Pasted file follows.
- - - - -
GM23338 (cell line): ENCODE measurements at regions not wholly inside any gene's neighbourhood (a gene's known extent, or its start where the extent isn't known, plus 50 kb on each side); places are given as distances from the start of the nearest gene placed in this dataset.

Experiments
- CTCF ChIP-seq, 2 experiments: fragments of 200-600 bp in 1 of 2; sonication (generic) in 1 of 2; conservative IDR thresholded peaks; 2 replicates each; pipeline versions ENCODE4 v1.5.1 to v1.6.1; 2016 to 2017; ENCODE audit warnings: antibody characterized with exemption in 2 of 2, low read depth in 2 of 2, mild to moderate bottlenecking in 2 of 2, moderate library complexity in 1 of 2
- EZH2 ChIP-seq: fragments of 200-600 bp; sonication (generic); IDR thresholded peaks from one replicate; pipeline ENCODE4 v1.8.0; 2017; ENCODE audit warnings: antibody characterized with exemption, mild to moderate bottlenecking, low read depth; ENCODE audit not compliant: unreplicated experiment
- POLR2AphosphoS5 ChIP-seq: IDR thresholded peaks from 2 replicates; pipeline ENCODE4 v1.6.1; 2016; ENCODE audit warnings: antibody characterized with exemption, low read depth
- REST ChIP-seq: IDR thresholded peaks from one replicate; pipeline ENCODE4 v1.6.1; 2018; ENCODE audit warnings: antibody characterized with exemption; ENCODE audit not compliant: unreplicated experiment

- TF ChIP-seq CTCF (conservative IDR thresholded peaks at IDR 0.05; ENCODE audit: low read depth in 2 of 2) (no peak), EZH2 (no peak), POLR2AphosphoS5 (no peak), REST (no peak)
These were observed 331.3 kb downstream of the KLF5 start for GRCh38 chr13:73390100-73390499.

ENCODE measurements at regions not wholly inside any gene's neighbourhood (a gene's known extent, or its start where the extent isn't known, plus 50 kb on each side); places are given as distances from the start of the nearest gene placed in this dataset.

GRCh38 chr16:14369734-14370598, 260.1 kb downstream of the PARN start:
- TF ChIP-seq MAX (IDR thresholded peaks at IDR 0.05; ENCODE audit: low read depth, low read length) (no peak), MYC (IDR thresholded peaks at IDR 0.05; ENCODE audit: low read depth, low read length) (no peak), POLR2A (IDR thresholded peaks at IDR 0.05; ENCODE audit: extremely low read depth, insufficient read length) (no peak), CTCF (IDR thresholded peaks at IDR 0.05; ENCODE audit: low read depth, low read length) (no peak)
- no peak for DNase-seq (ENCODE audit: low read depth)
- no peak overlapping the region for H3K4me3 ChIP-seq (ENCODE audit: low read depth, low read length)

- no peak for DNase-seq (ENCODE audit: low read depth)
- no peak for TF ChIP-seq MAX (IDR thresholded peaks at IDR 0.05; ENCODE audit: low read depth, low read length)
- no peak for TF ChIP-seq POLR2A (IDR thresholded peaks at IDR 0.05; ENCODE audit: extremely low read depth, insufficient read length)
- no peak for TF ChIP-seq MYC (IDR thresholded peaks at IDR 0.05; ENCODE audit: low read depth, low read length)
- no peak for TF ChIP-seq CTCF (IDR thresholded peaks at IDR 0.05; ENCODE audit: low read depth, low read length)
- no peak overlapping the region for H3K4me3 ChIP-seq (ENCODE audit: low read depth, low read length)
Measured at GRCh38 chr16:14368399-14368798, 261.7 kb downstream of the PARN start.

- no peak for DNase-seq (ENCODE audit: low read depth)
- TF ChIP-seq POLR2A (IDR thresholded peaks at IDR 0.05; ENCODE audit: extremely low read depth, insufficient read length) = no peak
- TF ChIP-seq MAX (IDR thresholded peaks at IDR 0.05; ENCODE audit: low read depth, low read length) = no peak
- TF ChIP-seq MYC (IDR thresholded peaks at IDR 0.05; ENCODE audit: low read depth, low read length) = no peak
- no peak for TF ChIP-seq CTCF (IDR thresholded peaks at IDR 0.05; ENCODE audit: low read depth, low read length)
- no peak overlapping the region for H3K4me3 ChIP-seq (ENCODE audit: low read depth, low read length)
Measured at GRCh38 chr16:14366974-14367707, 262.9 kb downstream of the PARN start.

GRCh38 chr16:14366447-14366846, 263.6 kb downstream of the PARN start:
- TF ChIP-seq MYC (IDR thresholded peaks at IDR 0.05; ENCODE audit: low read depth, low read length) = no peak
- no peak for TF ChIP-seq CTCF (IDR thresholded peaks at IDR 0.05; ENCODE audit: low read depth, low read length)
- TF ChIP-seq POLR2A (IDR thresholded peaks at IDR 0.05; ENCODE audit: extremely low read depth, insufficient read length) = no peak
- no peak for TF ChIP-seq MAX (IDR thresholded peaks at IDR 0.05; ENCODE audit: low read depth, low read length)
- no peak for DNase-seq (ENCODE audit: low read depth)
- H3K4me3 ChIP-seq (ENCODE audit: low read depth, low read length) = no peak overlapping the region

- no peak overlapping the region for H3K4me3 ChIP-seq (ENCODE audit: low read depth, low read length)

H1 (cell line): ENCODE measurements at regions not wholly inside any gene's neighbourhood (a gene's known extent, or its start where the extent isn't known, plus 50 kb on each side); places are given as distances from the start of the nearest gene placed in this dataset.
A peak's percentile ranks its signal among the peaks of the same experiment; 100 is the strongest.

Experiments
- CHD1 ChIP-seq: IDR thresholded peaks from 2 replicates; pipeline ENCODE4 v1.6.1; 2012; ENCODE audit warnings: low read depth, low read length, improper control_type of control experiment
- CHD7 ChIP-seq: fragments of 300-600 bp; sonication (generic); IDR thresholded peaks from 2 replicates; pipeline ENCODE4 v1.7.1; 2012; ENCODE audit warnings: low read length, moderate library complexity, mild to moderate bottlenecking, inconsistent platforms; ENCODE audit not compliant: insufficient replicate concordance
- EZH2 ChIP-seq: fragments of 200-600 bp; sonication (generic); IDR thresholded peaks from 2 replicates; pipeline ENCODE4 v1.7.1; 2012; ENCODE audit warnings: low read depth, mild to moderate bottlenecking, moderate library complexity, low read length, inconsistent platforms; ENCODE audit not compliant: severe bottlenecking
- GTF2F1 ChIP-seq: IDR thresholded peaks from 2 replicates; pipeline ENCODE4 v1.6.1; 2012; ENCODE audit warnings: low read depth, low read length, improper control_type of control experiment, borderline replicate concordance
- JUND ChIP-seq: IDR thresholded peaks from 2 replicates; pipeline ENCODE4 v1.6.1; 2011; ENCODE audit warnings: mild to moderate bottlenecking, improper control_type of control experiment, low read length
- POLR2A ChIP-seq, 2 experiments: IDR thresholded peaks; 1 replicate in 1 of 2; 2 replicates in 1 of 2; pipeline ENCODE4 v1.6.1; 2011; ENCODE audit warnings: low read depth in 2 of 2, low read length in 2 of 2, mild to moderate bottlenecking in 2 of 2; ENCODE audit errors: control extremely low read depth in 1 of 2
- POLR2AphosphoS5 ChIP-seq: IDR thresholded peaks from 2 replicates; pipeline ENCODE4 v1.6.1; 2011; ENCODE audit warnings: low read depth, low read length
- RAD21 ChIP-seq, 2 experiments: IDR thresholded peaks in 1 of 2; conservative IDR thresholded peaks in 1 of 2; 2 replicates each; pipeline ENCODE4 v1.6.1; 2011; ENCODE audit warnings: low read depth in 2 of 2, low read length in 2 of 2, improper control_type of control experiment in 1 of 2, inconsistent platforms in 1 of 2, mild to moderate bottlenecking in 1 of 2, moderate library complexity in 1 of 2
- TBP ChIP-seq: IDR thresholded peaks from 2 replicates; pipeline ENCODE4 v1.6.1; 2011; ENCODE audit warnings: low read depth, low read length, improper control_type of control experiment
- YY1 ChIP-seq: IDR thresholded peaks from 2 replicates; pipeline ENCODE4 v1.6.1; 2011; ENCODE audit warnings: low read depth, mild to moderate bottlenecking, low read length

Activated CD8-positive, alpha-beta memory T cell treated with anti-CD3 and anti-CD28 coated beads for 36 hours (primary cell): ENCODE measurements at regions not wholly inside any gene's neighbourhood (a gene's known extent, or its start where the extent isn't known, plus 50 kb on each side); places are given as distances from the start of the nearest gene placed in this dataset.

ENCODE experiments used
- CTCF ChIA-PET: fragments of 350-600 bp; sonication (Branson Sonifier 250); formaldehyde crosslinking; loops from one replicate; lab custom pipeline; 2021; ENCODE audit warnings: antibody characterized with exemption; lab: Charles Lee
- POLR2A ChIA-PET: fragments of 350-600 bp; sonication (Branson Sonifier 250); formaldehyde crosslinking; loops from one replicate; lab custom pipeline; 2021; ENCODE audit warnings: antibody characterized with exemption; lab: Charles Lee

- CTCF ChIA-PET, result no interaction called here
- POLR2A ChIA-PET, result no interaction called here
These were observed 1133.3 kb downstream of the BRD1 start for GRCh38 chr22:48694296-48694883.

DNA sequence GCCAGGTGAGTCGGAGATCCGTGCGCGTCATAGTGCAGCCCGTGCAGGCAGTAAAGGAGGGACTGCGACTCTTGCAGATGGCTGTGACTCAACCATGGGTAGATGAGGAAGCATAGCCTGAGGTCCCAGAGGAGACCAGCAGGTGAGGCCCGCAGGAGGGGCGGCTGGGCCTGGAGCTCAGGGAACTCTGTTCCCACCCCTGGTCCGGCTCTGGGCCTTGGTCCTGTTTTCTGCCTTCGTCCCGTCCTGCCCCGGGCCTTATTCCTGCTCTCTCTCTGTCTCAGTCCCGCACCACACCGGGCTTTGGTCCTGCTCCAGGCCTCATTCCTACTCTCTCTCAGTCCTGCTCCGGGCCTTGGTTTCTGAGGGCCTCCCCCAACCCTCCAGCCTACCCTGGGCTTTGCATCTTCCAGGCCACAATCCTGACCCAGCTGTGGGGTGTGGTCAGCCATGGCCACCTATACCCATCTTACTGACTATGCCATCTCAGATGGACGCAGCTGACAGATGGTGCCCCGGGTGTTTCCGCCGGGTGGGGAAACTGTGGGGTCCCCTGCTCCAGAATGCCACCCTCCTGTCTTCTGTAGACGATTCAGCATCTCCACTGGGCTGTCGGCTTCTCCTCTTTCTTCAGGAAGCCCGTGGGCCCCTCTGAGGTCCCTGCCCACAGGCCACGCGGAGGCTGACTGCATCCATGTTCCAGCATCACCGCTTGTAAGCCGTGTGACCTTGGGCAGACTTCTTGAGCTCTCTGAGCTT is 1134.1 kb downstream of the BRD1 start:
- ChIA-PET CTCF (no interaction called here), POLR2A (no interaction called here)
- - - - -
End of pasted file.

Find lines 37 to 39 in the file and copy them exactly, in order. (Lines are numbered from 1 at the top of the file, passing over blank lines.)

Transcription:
A peak's percentile ranks its signal among the peaks of the same experiment; 100 is the strongest.

Experiments
- CHD1 ChIP-seq: IDR thresholded peaks from 2 replicates; pipeline ENCODE4 v1.6.1; 2012; ENCODE audit warnings: low read depth, low read length, improper control_type of control experiment